Lenovo also offers plenty of connectivity on the X1 Yoga, including three USB 3.0 ports, HDMI, DisplayPort, and a OneLink connector for its docking stations. There are no USB Type-C ports, but the X1 Yoga does have MicroSD support for additional storage, and LTE-A as an option for those that want to be as untethered as possible. Wireless is supplied via the Intel 8260 wireless card, and as a business focused device it can be had with vPro as well.

They also include a stylus built into the laptop which will charge while docked. It’s not as big or as comfortable as the one included with something like the Surface Book, but the fact that it is docked will more than make up for that for a lot of people, because that means it’s always available, and less likely to get misplaced.

Lenovo has gone with a 52 Wh battery for this laptop, meaning it is over the 50 Wh baseline for Ultrabooks. That’s pretty good considering the inclusion of a stylus, and the thin nature of this device.

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  • Ej24 - Thursday, September 29, 2016 - link

    Nope. There are at least two or three 15w "U" processors with Iris 540 and one 28w U processor with iris 550. The 580 graphics are only reserved for HQ (35-45w) and S (65w) processors. I'd love just to have iris 540. The typical 520, 4400, or 4000 Intel graphics are hardly good enough for light gaming at 720 or heavier loads during hardware decode/encode or the 50/50 software hardware hybrid pipelines Intel has been using.
  • Ro_Ja - Thursday, September 29, 2016 - link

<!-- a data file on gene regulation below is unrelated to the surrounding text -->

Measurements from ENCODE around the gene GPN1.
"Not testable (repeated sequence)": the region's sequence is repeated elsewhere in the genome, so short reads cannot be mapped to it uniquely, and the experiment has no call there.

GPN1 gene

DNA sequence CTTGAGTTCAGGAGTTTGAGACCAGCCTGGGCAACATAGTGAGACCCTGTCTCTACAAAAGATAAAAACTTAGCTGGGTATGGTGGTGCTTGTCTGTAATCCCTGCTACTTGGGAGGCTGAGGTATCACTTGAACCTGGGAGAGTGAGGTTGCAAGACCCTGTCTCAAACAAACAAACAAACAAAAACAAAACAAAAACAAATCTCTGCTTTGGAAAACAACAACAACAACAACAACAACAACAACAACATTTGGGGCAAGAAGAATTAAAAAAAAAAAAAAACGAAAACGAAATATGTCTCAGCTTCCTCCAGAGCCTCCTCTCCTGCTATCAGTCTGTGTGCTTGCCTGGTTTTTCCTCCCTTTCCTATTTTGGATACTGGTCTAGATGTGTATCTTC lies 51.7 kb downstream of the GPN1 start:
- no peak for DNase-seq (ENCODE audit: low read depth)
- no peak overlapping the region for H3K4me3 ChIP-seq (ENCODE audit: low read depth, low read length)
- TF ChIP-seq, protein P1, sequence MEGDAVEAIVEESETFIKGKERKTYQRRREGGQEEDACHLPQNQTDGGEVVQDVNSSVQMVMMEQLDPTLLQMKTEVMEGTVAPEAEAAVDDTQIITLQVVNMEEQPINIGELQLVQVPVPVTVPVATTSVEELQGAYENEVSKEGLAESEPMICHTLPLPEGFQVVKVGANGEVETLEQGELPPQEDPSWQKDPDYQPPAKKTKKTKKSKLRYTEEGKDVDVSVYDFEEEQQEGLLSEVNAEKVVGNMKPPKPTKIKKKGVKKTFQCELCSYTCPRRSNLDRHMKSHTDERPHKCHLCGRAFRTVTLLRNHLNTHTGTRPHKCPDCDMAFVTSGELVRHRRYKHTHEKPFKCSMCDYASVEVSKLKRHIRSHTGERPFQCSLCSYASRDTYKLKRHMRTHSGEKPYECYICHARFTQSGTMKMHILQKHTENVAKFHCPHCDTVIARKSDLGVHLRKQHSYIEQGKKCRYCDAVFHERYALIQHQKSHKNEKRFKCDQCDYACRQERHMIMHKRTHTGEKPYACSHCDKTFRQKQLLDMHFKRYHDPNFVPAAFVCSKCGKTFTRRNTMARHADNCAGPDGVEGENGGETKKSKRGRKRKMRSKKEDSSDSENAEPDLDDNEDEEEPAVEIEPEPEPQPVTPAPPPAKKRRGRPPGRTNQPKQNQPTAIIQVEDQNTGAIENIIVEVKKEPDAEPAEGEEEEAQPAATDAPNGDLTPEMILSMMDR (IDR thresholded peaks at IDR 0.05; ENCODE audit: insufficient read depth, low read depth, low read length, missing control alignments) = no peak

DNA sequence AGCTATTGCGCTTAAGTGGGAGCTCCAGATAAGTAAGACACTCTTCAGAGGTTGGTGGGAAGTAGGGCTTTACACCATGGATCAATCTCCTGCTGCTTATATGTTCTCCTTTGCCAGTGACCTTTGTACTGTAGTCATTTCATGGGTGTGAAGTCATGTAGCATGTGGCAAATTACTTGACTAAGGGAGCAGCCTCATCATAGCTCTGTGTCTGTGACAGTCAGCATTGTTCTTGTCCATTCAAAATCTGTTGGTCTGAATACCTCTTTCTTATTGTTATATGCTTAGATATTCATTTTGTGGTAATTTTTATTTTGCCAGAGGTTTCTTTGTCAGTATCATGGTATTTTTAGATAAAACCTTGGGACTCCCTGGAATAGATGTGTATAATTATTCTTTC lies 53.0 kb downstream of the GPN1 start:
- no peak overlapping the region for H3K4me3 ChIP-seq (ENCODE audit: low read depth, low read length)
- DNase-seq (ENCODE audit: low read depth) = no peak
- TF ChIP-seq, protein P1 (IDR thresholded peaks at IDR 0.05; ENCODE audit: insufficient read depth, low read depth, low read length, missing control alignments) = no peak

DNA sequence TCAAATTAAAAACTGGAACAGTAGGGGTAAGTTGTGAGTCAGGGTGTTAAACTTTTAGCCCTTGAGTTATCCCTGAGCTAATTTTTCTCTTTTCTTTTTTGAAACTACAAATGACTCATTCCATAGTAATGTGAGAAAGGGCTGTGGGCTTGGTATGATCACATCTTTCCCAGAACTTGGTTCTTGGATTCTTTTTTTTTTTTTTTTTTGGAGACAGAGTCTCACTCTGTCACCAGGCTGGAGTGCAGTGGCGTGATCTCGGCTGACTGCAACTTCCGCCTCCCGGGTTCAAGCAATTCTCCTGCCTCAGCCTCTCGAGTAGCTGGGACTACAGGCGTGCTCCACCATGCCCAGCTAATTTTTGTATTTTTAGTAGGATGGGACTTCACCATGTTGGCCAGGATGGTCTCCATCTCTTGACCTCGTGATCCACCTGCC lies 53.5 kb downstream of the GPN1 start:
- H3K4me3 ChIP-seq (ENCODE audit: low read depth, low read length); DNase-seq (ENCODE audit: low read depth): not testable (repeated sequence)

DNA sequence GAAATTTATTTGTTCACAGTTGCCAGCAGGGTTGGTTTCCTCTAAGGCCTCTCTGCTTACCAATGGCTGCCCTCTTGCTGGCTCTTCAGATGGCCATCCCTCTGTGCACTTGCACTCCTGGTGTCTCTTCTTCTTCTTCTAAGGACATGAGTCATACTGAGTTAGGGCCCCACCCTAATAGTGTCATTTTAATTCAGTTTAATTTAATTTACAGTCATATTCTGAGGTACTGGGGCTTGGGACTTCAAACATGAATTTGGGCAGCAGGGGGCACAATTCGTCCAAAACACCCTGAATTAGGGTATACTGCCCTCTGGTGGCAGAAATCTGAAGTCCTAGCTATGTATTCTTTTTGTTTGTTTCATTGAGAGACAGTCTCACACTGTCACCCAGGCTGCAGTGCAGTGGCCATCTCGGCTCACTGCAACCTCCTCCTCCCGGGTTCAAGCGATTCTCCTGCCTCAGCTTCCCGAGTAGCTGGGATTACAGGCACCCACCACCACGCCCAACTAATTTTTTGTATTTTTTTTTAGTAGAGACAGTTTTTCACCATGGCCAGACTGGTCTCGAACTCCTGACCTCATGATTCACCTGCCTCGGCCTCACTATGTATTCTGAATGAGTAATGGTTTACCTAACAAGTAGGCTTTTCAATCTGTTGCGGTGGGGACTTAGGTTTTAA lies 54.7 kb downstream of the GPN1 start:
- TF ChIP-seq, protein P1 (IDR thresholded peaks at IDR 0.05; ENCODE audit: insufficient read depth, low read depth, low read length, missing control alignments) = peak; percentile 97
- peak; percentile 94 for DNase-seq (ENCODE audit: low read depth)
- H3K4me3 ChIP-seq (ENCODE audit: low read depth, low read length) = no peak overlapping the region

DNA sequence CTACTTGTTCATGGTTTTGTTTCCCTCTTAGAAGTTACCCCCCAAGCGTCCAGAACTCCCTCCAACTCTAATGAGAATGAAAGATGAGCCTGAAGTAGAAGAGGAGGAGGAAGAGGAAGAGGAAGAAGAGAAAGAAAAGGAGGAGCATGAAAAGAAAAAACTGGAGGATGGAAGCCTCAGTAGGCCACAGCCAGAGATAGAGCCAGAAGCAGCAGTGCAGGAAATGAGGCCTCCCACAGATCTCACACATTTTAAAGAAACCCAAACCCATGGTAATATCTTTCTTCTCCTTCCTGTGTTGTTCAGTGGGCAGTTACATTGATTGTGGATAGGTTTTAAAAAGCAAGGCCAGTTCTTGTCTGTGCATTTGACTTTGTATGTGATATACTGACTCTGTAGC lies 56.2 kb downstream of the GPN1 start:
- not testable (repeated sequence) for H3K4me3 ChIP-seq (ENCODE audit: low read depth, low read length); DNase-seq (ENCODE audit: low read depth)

All of the GeForce with *40 and below are just a waste of good money now since the Iris HD 580 can stack up against even a 940M. I can hardly find a laptop in our country without any horrible AMD EXO Pros and NVIDIA's crappy entry-level cards. I just want less heat on the laptop I want to use.
  • spikebike - Friday, September 30, 2016 - link

    I have a NUC with the Iris 540. It's pretty nice, handles the occasional light gaming, WebGL games, Minecraft, http://slither.io, and related much better than the non-iris graphics.
  • forgot2yield28 - Friday, September 30, 2016 - link

    CAD. Not a huge niche, but Iris will outperform standard intel integrated GPU. Sometimes architects/engineers want to get work done on the road. The small footprint and lightweight of an ultrabook still has appeal.
  • Byte - Thursday, September 29, 2016 - link

    Would love to get this, but all the Yogas i've had had tons of hardware bugs that were near impossible to fix. Just getting the touchpad right took a few days of fiddling. If only they can get things working.